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Cysteine 288 Regulates NPMc+ Cytoplasmic Localization and Sensitizes Leukemic Cells to Bortezomib-Induced Apoptosis Through a Redox-Sensitive Mechanism

Min Huang, Xinran Li and Beverly S. Mitchell

Abstract

Abstract 532

Increasing evidence points to NPM1 mutations in exon 12 of the NPM1 gene (NPMc+) as a founder genetic event that defines a distinct leukemia entity accounting for approximately one-third of all AML. Unlike wild type NPM1, which resides predominantly in the nucleoli, NPMc+ mutants localize aberrantly in the leukemic-cell cytoplasm due to mutations at the C-terminus of NPM1. We have found that expression of NPMc+ in K562 and 32D cells sensitizes these cells to Bortezomib-induced apoptosis. Conversely, inducible small interfering RNA (shRNA)-induced knockdown of NPM1 in OCI-AML3 cell line, an AML cell line carrying the NPMc+ mutation, and in K562 cells over-expressing NPMc+ markedly reduced the ability of Bortezomib to induce apoptosis in both cell lines. Bortezomib-induced apoptosis in both OCI-AML3 and K562 cells was reversed with N-acetyl-1-cysteine (NAC), a ROS scavenger, suggesting that activation of ROS pathway plays an essential role in Bortezomib-induced apoptosis. Further studies showed that the cytoplasmic localization of NPMc+ in OCI-AML3 and 32D cells expressing NPMc+ increased in response to ROS activators such as diamide, hydrogen peroxide, and Bortezomib, but was reduced by NAC. These results prompted us to explore ROS-sensitive elements that might differentiate NPMc+ from wt-NPM1. We discovered that tryptophan 288 in wt-NPM1 is mutated to cysteine 288 in the majority of NPMc+ C-terminal mutants identified to date. Strikingly, mutagenesis of C288 to alanine re-localized NPMc+ completely to nucleolus, whereas mutagenesis of C21 and C104, the only two cysteines that exist in wt-NPM1, failed to alter the cytoplasmic localization of NPMc+. Unexpectedly, we also found that NPM1 oligomerization is disrupted in C21A+C104A mutants of both wt-NPM1 and NPMc+, indicating that C21 and C104 are essential for the oligomerization of NPM1. In addition, the proportion of cytoplasmic-localized endogenous wt-NPM1 also increased in response to ROS generation in K562 cells over-expressing NPMc+ or C21A+C104A-NPMc+, indicating that C288-NPMc+ partially relocates wt-NPM1 to the cytoplasm upon ROS activation through disulfide bond formation between C288-NPMc+ and C21 or C104 of wt-NPM1. Finally, we established the importance of C288-NPM1c+ as a sensitizing factor in Bortezomib-induced apoptosis by demonstrating that the sensitizing effects of NPMc+ to Bortezomib was significantly attenuated in K562 and 32D cells expressing C288A-NPMc+. In contrast, expression of C21A+C104A-NPMc+ sensitized K562 and 32D cells to Bortezomib-induced apoptosis to the same extent as NPMc+. We conclude that the mutation of tryptophan 288 to cysteine that is present in the great majority of NPM1c+ leukemic cells is the essential event that mediates the cytoplasmic localization of NPMc+ and that sensitizes leukemia cells to Bortezomib-induced apoptosis regardless of the oligomerization status of NPMc+. We also conclude that the intracellular redox level is an additional major factor that regulates the distribution of NPMc+ in the cytoplasm as opposed to the nucleolus in AML cells.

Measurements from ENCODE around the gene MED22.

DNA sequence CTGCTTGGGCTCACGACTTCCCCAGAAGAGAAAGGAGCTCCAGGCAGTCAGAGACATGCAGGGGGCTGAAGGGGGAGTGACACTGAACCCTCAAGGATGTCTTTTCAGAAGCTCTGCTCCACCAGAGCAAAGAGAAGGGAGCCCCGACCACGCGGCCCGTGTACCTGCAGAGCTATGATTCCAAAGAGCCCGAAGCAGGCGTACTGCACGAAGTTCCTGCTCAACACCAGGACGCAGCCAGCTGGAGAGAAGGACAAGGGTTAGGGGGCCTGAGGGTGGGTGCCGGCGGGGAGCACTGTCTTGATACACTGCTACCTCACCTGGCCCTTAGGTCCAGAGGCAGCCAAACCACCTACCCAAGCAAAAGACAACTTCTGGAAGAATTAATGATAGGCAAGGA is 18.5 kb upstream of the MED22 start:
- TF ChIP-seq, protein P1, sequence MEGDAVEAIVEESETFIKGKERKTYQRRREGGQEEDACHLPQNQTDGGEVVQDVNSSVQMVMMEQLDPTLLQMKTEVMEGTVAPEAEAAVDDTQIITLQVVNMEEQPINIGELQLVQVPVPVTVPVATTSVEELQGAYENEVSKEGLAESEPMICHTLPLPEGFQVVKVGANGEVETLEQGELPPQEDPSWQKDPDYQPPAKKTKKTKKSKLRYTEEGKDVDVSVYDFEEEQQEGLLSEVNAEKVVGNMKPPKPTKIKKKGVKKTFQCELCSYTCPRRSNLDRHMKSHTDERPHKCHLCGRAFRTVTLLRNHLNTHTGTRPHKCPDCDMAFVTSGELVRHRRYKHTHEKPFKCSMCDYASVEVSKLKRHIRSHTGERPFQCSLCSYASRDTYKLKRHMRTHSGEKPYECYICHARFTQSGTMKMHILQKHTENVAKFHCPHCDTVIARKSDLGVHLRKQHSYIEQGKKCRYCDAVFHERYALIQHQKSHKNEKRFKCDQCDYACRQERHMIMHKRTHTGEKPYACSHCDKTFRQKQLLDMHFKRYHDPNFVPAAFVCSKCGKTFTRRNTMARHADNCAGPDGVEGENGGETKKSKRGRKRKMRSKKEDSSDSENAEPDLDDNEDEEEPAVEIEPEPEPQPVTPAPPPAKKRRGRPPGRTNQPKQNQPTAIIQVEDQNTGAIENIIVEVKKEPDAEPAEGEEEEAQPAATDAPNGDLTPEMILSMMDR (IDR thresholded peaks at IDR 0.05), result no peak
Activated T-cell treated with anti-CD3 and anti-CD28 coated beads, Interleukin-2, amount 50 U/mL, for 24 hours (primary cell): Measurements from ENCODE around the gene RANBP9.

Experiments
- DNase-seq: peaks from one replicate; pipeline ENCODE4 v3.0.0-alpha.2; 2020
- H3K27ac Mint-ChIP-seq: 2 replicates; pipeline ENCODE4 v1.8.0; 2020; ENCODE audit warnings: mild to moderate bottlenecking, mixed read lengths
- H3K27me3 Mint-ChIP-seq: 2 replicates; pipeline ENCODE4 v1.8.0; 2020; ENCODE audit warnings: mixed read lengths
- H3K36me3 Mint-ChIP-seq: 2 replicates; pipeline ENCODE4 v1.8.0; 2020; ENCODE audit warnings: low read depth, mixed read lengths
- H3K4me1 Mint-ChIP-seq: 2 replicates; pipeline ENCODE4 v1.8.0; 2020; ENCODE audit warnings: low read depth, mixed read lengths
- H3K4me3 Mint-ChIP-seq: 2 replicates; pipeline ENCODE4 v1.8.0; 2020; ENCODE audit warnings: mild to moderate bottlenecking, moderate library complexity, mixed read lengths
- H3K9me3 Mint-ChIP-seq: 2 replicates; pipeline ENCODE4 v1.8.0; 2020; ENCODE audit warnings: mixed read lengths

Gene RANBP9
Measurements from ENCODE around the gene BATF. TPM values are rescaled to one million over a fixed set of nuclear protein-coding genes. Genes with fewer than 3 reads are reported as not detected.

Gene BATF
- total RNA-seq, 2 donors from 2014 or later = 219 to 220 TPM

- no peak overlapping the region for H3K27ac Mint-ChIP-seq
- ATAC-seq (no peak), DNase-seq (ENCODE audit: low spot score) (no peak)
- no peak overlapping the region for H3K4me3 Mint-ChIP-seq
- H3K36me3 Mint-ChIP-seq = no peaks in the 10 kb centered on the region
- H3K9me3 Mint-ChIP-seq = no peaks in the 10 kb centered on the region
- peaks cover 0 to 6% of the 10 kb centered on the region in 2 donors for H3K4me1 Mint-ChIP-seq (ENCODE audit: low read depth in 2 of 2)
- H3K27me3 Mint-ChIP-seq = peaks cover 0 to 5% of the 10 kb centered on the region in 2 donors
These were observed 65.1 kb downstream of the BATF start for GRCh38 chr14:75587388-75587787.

Disclosures: No relevant conflicts of interest to declare.